Just read: Thinking About It Only Makes It Worse. And Other Lessons from Modern Life by David Mitchell.
Ever since I started watching Would I lie to you David Mitchell has become one of my favourite comedians. He is relatably awkward (relatable to me, that is) and his jokes are just so profound and smart that I almost pee myself when he brings them on!
So you can imagine how excited I was when I found his new book lying underneath the christmas tree last year! The blur:
«Why is every film and TV programme a sequel or a remake?
Why are people so f***ing hung up about swearing?
Why do the asterisks in that sentence make it ok?
Why do so many people want to stop other people doing things, and how can they be stopped from stopping them?
These and many other questions trouble David Mitchell. Join him on a tour of the absurdities of modern life – from Ryanair to Richard III, Downton Abbey to phone etiquette, UKIP to hotdogs made of cats. Funny, provocative and shot through with refreshing amounts of common sense, Thinking About It Inly Makes It Worse celebrates and commiserates on the state of things in our not entirely glorious modern world.»
What I loved about the book was that David Mitchell really comments on a big number of topics that I either find myself thinking about in everyday life or that have been bothering me for quite some time on a more serious level. Like Harry Potter (which is something I‘m never not thinking of!); David Mitchell is not a huge fan himself, and although that is a hard thing to forgive, what he writes about the Harry Potter fans is so, so true:
Something (very unrelated to Harry Potter) that I have been hellbent on defending ever since I saw a documentary about it on New Zealand television, is pole dancing. I can‘t even remember what the documentary said that was so enlightning, but I would have taken up pole dancing right there and then – had it not been for the fact that I was only fifteen and no one would let me. Quite to my delight David Mitchell has an opinion about pole dancing as well, but it‘s not the one I originally held. He describes a course offer at Cambridge University that wants to teach young women the art of pole dancing. I thought that sounded pretty cool, until I read the following paragraph:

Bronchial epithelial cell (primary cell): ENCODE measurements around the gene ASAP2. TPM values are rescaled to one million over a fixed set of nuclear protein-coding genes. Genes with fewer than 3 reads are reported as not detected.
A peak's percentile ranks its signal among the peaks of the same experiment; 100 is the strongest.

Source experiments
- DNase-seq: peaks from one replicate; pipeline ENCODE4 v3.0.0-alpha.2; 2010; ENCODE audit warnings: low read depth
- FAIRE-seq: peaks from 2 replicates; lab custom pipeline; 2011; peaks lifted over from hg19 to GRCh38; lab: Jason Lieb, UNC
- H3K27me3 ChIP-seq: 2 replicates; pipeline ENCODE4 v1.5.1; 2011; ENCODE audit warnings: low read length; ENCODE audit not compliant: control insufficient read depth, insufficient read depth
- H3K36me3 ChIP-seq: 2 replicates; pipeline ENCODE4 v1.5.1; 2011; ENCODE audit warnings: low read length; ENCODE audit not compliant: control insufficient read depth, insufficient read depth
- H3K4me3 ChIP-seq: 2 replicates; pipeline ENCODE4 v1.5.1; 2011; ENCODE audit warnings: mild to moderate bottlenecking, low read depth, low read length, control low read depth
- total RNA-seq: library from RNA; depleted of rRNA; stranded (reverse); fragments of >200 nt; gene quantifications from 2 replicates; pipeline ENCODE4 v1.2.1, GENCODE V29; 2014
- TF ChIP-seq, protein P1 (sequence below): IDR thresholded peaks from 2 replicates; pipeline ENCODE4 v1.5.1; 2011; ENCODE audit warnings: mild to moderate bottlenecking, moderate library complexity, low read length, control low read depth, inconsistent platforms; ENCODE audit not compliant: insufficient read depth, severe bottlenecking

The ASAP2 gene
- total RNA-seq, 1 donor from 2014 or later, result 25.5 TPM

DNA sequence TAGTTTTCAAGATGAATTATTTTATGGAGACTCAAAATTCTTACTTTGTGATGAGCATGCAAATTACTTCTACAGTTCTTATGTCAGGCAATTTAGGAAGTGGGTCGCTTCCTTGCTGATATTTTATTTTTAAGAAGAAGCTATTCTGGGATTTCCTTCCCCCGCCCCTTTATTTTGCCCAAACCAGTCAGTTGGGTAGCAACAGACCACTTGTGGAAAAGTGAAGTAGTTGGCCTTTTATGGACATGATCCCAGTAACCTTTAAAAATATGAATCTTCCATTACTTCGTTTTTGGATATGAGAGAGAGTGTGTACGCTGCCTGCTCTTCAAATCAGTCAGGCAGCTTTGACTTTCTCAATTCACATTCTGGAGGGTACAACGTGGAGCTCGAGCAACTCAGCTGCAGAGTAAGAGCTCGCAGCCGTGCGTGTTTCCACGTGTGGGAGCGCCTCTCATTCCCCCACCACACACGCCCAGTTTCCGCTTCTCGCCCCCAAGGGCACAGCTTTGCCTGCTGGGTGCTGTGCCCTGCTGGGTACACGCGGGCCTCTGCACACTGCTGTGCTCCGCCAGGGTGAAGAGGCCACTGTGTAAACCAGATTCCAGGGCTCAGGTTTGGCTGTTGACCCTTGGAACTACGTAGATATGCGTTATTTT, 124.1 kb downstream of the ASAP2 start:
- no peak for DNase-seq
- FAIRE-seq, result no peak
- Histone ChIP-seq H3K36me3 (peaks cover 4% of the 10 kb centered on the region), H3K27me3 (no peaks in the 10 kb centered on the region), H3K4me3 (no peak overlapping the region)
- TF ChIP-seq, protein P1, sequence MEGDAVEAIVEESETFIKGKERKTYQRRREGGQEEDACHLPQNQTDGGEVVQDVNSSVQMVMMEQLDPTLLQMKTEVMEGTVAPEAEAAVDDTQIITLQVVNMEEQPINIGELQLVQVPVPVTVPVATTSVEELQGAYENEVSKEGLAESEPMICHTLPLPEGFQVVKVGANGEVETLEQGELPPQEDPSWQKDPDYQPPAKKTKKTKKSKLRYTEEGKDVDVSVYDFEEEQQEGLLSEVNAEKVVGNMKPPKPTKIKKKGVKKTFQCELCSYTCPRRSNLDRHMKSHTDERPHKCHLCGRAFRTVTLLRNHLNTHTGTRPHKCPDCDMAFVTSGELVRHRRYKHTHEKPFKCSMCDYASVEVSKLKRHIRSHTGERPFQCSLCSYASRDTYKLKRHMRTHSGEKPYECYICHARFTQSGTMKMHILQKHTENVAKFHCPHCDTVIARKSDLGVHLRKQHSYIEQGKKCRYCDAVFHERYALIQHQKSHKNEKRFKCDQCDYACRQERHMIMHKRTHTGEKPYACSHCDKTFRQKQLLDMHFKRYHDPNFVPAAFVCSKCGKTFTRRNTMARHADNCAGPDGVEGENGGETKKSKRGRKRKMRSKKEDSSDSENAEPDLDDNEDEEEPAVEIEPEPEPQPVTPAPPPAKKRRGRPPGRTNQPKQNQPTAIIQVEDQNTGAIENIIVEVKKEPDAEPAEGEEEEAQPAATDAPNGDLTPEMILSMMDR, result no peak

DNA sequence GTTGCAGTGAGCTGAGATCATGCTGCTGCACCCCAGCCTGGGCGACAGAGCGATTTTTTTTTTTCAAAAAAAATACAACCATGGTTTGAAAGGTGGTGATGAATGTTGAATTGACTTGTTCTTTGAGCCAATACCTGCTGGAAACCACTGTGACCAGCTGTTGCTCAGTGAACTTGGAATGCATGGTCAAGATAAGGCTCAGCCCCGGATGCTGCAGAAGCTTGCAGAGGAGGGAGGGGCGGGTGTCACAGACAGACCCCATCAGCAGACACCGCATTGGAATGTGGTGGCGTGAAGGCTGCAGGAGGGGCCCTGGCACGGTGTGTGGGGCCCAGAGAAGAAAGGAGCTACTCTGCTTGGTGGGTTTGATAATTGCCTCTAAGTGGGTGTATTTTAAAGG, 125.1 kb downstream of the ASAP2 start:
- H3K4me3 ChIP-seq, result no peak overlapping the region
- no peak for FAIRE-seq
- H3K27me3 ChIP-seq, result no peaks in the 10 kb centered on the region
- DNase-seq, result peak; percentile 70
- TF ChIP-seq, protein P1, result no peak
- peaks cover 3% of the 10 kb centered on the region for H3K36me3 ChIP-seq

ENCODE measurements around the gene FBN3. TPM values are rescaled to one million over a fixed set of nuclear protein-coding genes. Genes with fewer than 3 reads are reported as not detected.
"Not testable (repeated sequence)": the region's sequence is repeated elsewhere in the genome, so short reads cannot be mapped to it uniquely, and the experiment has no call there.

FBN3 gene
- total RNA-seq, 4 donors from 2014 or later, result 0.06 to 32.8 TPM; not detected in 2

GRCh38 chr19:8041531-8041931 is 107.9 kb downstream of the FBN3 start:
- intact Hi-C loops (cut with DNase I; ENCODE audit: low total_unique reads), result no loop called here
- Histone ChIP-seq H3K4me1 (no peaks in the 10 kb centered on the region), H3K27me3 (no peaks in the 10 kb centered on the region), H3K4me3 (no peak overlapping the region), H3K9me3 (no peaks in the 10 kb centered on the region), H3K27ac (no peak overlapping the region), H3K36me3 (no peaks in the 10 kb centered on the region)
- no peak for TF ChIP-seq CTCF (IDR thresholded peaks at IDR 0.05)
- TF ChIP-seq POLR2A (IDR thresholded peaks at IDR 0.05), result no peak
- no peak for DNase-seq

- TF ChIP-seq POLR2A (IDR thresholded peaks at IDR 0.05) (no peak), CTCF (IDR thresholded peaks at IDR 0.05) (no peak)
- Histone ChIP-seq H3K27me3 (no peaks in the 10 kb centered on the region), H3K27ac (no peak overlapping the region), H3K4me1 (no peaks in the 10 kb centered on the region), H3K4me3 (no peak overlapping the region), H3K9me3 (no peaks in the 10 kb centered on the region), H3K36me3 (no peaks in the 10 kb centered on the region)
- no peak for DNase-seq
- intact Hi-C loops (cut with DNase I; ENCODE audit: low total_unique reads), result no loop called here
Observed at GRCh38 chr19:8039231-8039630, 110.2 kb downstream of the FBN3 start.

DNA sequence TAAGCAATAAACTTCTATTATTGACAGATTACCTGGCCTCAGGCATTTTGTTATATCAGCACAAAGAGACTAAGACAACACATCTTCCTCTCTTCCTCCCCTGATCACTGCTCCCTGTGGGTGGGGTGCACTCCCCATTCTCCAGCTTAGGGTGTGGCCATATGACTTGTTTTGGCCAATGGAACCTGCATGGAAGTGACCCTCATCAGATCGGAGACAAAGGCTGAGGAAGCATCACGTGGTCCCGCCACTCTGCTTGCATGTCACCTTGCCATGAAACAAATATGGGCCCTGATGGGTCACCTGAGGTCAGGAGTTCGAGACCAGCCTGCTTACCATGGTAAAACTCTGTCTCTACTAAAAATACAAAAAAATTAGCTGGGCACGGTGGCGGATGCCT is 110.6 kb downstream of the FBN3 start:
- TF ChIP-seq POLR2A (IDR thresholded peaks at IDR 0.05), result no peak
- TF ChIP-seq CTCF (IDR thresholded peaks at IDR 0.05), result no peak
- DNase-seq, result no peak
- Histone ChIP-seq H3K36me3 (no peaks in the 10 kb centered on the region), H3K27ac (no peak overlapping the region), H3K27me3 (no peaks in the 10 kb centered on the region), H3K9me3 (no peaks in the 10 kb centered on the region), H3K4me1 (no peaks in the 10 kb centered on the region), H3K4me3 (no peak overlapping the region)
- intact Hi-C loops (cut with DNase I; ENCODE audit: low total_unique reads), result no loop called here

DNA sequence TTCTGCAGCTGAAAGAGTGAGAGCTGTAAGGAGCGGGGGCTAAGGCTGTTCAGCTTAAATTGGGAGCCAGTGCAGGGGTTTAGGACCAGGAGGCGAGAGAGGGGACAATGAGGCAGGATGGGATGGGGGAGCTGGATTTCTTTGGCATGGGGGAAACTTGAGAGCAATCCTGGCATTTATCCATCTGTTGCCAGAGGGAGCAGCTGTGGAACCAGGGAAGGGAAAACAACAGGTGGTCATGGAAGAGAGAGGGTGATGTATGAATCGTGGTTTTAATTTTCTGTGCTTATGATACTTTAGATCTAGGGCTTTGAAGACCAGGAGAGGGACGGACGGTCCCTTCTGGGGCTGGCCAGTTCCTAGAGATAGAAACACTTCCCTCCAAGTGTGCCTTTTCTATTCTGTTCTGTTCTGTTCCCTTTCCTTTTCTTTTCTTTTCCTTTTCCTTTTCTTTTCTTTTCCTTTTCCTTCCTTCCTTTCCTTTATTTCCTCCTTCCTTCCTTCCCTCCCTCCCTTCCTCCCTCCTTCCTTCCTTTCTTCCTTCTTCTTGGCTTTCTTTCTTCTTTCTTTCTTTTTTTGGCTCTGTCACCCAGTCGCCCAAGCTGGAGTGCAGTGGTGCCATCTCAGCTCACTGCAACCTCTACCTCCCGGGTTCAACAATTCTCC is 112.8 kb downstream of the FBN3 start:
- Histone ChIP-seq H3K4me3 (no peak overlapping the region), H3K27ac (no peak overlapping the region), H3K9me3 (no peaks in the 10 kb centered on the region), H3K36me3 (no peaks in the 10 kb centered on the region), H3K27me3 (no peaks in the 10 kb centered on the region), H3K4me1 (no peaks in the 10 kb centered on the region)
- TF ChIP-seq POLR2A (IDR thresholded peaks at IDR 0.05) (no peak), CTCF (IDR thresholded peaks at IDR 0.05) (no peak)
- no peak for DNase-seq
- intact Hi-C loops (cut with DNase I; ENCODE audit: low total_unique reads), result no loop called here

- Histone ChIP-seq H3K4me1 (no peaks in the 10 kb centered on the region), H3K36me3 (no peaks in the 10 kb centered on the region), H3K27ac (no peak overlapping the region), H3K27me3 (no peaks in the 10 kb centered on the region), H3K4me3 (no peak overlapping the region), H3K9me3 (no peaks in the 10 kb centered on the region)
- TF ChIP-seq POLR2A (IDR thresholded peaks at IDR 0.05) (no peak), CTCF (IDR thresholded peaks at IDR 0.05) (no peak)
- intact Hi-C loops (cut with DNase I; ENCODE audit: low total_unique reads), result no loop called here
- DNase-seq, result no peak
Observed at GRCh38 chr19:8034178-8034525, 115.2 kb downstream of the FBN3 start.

Yaaayy, feminism! Whoohooo! I like this example because it underlines what he‘s trying to show the reader throughout the entire book – that everything has multiple sides to it and we shouldn‘t agree with something all too easily. At least, that‘s what I figured upon finishing it.
I must say I thought the book would be way funnier, and was then surprised to see that David Mitchell is just too smart. He comments a lot on politics and historical events which are a bit hard to understand or relate to if you‘re not from the UK. Because the books consists almost entirely of columns he‘s written for The Observer many of the topics and jokes would have to be put in context.
But having said that, the writing is incredible, and I did laugh a lot; it‘s nowhere near boring! You also don‘t have to read the whole thing in one go, the chapters are so short you can read one while having a dump! (way to praise a book, I know!) I loved it and before I let you go, here‘s one last quote:
(this is the picture he‘s commenting on, and showing you this saves me a whole paragraph of typing)